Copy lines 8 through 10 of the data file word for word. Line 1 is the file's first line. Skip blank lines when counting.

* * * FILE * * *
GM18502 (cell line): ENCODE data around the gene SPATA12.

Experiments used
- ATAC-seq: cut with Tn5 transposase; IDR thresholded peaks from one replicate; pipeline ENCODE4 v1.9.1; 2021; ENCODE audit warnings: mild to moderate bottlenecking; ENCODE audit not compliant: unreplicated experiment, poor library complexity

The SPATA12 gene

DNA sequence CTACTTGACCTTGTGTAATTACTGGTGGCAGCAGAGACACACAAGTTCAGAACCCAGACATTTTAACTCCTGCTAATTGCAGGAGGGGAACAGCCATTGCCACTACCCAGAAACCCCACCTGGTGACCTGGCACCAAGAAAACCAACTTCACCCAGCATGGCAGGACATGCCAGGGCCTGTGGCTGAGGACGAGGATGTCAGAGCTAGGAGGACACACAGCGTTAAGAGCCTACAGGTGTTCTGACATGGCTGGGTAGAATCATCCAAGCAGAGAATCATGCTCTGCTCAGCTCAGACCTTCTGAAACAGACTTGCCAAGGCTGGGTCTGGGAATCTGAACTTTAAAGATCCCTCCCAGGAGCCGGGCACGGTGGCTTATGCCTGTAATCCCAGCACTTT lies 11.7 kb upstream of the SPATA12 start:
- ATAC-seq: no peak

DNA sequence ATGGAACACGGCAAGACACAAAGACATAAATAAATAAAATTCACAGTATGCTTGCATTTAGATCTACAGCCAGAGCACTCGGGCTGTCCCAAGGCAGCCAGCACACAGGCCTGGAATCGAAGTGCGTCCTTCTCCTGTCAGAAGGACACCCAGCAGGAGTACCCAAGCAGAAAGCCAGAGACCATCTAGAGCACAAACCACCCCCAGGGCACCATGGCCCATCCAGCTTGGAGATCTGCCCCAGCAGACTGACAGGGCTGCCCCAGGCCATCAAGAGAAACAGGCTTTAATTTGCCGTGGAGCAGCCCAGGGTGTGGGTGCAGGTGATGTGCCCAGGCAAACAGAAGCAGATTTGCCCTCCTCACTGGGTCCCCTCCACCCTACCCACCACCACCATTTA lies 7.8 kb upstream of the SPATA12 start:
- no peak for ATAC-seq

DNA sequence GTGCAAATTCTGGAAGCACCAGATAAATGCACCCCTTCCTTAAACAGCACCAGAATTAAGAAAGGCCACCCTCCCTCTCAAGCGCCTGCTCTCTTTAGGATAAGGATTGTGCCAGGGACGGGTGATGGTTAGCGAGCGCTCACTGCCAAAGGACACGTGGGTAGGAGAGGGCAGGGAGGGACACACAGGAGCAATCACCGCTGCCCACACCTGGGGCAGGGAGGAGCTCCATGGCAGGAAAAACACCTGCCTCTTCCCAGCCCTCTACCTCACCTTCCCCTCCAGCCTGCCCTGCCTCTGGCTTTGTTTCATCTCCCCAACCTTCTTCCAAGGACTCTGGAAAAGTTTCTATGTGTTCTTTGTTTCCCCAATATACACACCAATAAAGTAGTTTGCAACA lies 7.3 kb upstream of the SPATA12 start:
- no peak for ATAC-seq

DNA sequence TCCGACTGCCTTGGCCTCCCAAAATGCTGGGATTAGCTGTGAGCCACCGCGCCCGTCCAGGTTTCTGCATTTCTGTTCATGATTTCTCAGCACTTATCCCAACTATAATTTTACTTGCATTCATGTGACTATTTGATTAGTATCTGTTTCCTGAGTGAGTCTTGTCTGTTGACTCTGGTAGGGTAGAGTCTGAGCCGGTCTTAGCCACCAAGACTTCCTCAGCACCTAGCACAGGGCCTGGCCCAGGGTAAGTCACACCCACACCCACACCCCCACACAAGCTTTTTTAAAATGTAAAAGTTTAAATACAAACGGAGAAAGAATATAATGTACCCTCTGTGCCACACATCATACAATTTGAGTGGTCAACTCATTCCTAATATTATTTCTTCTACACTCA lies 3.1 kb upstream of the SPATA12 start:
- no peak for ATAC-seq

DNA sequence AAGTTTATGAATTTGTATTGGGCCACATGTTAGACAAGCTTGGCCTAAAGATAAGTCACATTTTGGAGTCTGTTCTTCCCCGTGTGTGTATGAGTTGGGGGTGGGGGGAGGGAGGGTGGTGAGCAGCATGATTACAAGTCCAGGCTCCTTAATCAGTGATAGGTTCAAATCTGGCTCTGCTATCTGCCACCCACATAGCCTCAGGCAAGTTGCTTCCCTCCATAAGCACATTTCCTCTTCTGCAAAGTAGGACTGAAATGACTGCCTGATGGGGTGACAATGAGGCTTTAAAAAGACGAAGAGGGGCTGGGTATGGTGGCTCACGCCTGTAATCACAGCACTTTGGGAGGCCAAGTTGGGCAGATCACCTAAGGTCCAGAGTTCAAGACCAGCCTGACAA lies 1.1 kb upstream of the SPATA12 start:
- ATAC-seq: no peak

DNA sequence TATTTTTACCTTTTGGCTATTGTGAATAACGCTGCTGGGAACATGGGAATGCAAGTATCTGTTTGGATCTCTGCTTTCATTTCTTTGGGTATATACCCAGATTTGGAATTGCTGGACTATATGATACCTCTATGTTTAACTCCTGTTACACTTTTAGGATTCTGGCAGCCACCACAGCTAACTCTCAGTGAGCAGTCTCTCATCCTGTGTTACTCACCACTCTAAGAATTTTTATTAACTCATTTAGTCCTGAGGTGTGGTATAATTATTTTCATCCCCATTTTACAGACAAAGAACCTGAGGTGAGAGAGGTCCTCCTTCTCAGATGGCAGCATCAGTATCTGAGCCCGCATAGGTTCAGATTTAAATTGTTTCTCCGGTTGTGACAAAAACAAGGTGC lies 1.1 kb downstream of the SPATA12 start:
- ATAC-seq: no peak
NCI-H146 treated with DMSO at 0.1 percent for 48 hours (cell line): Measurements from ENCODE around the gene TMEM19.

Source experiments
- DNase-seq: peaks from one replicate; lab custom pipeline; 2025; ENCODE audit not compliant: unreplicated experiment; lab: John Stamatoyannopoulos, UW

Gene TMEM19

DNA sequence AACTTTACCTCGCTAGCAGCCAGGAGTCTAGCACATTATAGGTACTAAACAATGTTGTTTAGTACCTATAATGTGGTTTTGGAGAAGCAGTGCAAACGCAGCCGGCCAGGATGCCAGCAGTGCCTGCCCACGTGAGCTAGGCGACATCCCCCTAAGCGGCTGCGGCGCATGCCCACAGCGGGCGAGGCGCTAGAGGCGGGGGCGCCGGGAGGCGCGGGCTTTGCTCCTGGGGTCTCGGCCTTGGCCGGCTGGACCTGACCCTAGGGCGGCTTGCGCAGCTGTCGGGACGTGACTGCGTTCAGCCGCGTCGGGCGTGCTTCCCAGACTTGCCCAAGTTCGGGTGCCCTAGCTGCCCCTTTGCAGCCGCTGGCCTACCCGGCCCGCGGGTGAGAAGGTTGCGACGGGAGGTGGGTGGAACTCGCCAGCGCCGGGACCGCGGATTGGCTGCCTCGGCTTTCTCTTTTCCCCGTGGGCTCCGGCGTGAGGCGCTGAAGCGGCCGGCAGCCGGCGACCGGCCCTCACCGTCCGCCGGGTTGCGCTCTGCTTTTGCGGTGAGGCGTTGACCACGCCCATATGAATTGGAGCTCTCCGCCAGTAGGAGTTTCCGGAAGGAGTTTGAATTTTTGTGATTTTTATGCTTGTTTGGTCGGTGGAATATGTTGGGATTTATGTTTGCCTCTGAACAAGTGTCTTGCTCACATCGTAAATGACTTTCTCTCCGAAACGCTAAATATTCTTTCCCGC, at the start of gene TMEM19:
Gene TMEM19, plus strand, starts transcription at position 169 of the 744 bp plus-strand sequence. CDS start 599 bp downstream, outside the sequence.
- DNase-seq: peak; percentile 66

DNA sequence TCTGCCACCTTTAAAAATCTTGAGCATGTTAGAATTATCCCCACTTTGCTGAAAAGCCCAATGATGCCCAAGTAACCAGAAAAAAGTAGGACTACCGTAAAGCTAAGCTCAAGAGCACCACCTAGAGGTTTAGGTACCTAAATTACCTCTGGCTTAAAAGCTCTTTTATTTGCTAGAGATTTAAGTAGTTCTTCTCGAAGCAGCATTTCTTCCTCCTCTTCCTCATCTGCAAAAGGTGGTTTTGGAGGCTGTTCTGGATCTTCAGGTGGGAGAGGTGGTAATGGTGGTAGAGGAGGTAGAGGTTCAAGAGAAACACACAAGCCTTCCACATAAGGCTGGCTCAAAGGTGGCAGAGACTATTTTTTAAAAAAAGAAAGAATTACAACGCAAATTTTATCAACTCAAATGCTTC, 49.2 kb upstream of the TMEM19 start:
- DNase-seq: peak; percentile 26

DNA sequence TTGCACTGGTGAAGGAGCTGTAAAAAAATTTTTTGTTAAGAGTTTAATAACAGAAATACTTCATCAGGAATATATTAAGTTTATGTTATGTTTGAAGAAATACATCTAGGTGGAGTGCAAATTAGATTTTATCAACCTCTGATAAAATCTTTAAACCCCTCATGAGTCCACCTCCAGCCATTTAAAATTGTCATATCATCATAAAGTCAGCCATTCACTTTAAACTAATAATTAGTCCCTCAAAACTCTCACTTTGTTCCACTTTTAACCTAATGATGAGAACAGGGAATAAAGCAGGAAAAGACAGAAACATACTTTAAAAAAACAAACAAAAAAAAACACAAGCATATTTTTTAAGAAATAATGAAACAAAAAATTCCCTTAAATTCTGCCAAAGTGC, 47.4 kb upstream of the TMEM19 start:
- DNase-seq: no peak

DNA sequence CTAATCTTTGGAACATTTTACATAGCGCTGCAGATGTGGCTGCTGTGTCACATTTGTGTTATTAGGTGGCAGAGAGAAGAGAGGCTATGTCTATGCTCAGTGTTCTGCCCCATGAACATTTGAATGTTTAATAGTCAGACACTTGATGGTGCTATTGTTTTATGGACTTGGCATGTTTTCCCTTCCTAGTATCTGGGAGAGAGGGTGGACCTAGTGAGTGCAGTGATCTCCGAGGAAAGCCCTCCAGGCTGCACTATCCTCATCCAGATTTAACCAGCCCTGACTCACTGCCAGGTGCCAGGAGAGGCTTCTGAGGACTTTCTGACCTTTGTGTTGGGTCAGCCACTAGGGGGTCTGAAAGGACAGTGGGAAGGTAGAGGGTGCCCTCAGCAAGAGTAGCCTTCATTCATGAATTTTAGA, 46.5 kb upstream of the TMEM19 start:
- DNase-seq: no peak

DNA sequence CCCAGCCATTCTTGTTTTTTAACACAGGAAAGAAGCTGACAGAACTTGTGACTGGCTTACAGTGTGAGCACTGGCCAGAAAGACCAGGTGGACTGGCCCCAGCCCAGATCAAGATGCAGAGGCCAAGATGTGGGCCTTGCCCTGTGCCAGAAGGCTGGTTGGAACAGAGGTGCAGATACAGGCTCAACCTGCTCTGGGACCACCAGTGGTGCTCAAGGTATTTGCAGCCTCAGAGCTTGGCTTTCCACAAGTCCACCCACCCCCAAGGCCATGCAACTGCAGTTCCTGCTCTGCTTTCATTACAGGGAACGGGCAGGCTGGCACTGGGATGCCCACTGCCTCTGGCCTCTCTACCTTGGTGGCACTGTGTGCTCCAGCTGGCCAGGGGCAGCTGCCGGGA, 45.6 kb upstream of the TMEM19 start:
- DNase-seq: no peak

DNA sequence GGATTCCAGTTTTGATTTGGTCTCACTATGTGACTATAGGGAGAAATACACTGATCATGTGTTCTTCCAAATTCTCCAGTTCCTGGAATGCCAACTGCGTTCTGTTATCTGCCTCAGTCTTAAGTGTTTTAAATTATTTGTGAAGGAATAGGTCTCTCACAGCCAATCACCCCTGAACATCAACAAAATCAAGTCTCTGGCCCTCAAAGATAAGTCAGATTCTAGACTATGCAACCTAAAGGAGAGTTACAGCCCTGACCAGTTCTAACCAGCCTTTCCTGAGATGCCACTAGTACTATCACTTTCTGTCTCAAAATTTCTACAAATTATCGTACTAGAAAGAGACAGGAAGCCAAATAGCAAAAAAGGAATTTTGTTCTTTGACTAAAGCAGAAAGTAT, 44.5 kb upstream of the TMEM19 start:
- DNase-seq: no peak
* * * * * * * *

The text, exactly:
- no peak for ATAC-seq

DNA sequence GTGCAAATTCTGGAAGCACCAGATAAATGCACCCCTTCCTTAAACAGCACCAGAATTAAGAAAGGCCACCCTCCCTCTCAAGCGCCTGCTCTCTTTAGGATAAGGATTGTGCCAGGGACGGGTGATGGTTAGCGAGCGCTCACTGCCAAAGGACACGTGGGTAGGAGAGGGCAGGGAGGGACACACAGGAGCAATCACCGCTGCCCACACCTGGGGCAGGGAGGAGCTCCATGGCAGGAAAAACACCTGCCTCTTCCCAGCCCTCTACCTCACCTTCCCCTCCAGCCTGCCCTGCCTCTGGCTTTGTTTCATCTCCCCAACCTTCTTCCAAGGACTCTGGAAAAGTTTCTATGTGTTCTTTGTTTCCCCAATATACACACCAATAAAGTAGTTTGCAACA lies 7.3 kb upstream of the SPATA12 start:
- no peak for ATAC-seq